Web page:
An emergency restraining order is a civil order with criminal penalties. It is issued by a Massachusetts judge for up to 10 days. Emergency restraining orders are issued after a one-sided hearing (called ex-parte). An emergency restraining order can be issued by a judge over the phone. It is only valid until the court opens for normal business.
Judges can only issue a restraining order, or 209a order, where the plaintiff and defendant:
– were married to one another:
– are living or did live in the same household;
– are or were related by blood or marriage;
– have a child together,
– are or have been in a substantive dating or engagement relationship.
If the parties do not have a relationship outlined above, a judge cannot issue a 209a restraining order. However, there is no relationship requirement for 258e Harassment Order.
Abuse is defined as
(a) attempting to cause or causing physical harm;
(b) placing another in fear of imminent serious physical harm;
(c) causing another to engage involuntarily in sexual relations by force, threat, or duress.
If the judge does not find that abuse has taken place he or she cannot issue the restraining order.
If a judge grants a restraining order it may order the defendant not to abuse the plaintiff. It may also order the defendant to stay away from the plaintiff.
1) tell the defendant not to contact and stay away from the plaintiff;
order the defendant to vacate immediately and remain away from the house, or workplace;
2) Award the plaintiff temporary custody of a minor child;
order the defendant to pay temporary child support;
3) Make the defendant pay compensation for losses suffered as a result of the abuse;
4) order information be impounded;
order the defendant to refrain from abusing or contacting the plaintiff’s child;
5) recommend to the defendant that the defendant attend a batterer intervention.
Also, anyone who owns firearms must turn them over to their local police department.
A mutual restraining order is where both sides seek a restraining order. In only rare cases will a Judge in Massachusetts issue a mutual restraining order. In the case where a Judge issues mutual restraining orders, they are required to make written findings. Mutual restraining orders are issued when both parties can convince a judge that they have suffered abuse, and both need an order of protection.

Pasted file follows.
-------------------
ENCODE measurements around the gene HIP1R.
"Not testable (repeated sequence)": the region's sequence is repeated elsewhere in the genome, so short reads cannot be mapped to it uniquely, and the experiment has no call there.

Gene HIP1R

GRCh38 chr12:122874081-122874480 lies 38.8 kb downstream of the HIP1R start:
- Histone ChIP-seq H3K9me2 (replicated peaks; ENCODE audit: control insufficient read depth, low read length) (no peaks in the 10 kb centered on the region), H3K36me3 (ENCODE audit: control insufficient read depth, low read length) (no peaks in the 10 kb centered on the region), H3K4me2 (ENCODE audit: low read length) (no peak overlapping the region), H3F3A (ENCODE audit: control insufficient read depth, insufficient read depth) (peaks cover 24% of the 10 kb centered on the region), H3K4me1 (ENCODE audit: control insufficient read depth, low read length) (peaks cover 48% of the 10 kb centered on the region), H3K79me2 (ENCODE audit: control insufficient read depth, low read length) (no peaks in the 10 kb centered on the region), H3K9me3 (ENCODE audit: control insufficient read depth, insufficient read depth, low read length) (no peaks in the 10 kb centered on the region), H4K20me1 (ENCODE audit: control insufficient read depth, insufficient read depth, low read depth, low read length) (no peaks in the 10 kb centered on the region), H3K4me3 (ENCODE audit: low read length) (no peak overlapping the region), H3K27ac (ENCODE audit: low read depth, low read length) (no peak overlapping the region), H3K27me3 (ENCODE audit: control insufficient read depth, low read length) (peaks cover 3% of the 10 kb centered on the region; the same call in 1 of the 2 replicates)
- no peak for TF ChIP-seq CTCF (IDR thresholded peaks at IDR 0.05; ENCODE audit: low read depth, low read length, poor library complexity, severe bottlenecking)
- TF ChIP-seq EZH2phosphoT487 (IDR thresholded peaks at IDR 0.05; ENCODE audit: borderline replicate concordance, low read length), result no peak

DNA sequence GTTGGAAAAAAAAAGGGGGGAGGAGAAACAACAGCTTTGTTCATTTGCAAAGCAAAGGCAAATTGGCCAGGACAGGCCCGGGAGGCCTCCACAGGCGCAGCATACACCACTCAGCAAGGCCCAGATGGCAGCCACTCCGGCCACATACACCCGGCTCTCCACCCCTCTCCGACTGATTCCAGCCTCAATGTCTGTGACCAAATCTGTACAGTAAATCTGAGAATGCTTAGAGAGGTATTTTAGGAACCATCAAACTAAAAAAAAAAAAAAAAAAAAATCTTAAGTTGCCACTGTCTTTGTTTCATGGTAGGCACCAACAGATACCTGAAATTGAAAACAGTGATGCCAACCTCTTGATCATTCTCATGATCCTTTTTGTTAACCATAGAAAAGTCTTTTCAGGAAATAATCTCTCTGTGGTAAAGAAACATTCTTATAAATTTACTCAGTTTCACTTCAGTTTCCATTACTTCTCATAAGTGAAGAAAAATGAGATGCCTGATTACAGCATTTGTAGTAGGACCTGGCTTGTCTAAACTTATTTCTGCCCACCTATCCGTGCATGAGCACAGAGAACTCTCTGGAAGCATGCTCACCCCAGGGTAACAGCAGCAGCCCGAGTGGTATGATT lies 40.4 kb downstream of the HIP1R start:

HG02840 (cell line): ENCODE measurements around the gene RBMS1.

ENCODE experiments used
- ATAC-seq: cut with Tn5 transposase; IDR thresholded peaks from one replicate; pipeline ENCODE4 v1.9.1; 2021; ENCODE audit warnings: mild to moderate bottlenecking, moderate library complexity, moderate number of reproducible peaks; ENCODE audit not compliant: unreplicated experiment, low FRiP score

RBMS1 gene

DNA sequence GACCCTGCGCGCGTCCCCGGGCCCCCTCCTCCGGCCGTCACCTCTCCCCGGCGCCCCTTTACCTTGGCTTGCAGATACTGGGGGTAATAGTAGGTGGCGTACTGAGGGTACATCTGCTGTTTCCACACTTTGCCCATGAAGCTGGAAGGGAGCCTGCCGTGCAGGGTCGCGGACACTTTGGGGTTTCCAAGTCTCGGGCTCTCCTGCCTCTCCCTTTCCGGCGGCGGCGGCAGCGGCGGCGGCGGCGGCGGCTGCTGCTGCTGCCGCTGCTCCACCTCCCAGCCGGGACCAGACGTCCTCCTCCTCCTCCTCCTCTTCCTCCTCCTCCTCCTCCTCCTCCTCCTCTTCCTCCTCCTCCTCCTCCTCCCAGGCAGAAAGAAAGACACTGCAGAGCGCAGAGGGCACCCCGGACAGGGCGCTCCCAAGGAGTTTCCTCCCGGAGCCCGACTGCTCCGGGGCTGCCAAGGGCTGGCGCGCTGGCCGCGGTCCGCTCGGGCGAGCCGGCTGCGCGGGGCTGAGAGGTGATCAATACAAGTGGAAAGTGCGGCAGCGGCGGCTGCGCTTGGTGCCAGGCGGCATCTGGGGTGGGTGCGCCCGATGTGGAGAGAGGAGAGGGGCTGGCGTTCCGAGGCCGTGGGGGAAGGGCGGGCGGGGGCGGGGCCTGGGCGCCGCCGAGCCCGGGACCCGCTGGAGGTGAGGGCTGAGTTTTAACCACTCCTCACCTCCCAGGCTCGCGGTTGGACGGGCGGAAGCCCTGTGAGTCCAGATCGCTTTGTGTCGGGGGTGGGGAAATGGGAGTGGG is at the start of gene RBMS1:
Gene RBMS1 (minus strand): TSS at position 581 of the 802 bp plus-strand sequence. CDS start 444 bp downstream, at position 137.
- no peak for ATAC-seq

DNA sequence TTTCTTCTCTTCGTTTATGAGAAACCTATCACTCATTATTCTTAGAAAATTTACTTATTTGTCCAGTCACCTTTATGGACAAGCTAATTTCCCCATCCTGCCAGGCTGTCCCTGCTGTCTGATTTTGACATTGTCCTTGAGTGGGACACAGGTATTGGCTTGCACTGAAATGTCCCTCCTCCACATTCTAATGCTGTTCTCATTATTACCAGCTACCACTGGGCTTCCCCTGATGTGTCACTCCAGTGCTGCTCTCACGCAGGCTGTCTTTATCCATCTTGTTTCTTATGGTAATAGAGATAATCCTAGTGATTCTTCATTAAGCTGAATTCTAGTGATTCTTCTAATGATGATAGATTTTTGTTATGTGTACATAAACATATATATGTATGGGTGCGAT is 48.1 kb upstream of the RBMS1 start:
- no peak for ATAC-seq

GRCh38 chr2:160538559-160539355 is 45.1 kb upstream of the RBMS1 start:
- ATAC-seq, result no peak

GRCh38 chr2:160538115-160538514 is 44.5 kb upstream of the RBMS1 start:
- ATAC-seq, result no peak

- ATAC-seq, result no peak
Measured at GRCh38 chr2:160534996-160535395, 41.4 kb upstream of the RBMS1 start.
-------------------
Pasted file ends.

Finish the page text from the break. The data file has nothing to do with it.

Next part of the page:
Restraining order hearings are held before a judge. That means the courtroom will be open. People may be there. At the hearing, the person seeking the order is called the Plaintiff. The plaintiff has the burden of proof. That means they must convince a judge by a preponderance of the evidence that they are in fear of abuse. Both sides may offer testimony and evidence. Either side may call witnesses and cross-examine one another. Judges will issue their ruling at the end of the hearing. A judge may either issue the order for up to one year or they may decline to issue the order.
The burden of proof is on the plaintiff to prove by a preponderance of the evidence that they need an abuse prevention order.
A judge must find that the person seeking a restraining order has shown by a preponderance of the evidence that an extension of the order is necessary to protect him or her from the likelihood of ‘abuse’ as defined in G.L. c. 209A. In Massachusetts, a restraining order is a civil order with criminal penalties. Because it is a civil order a judge must use the civil standard in issuing a restraining order. The civil standard is proof by a preponderance of the evidence. Proof by a preponderance of the evidence is a standard less than proof beyond a reasonable doubt.
The Massachusetts rules of evidence are relaxed in restraining order hearings. The civil rules of evidence relating to hearsay, best evidence, or authenticity are flexibly applied in restraining order hearings. Judges are encouraged to consider fundamental fairness in making a decision relating to evidence.